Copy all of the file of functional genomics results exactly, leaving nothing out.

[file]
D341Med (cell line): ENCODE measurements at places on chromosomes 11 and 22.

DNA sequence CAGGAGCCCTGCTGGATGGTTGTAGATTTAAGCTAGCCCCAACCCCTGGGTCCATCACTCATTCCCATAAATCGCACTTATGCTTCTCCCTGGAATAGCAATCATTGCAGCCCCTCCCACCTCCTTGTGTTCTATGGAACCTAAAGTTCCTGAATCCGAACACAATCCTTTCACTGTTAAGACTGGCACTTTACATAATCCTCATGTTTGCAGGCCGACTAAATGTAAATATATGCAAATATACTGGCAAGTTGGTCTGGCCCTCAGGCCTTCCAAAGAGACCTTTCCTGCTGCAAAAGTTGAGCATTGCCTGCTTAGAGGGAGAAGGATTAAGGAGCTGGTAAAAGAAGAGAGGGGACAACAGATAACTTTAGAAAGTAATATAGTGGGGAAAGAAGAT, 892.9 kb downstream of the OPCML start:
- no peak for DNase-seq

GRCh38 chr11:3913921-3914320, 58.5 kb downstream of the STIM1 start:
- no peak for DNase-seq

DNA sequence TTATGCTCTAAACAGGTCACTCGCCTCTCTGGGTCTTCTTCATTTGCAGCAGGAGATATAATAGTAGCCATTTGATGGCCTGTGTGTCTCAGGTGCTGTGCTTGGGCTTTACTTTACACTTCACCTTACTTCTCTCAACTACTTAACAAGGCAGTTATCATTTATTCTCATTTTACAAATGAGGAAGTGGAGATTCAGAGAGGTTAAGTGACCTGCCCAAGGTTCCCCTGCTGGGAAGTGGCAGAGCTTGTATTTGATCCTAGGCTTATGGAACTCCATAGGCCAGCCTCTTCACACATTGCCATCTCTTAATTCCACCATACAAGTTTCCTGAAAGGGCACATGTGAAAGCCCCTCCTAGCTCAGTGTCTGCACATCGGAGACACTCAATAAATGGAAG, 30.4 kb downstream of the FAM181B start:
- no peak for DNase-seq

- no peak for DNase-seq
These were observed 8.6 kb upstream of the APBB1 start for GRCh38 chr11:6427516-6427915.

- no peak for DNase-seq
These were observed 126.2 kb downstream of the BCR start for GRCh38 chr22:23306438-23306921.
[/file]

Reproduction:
D341Med (cell line): ENCODE measurements at places on chromosomes 11 and 22.

DNA sequence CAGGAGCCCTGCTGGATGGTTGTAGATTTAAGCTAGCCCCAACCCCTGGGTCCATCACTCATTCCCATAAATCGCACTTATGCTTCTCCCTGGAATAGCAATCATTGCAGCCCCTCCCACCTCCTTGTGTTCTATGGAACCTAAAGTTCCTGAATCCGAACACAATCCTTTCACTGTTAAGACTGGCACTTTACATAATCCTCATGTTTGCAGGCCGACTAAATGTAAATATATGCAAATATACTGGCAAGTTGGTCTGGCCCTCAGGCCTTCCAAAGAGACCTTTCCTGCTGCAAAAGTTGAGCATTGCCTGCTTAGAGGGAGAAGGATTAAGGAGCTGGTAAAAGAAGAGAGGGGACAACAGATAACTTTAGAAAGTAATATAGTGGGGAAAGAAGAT, 892.9 kb downstream of the OPCML start:
- no peak for DNase-seq

GRCh38 chr11:3913921-3914320, 58.5 kb downstream of the STIM1 start:
- no peak for DNase-seq

DNA sequence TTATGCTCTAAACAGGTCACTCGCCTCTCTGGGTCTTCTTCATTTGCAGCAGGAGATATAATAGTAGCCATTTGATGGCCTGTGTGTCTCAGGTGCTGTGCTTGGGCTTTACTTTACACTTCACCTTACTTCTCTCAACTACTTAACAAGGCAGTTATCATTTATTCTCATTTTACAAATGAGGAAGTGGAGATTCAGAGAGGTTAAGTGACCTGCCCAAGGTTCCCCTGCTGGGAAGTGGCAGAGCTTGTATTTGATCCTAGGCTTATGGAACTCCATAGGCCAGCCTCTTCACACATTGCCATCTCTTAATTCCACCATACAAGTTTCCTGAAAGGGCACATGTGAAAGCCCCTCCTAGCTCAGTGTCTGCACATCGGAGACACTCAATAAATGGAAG, 30.4 kb downstream of the FAM181B start:
- no peak for DNase-seq

- no peak for DNase-seq
These were observed 8.6 kb upstream of the APBB1 start for GRCh38 chr11:6427516-6427915.

- no peak for DNase-seq
These were observed 126.2 kb downstream of the BCR start for GRCh38 chr22:23306438-23306921.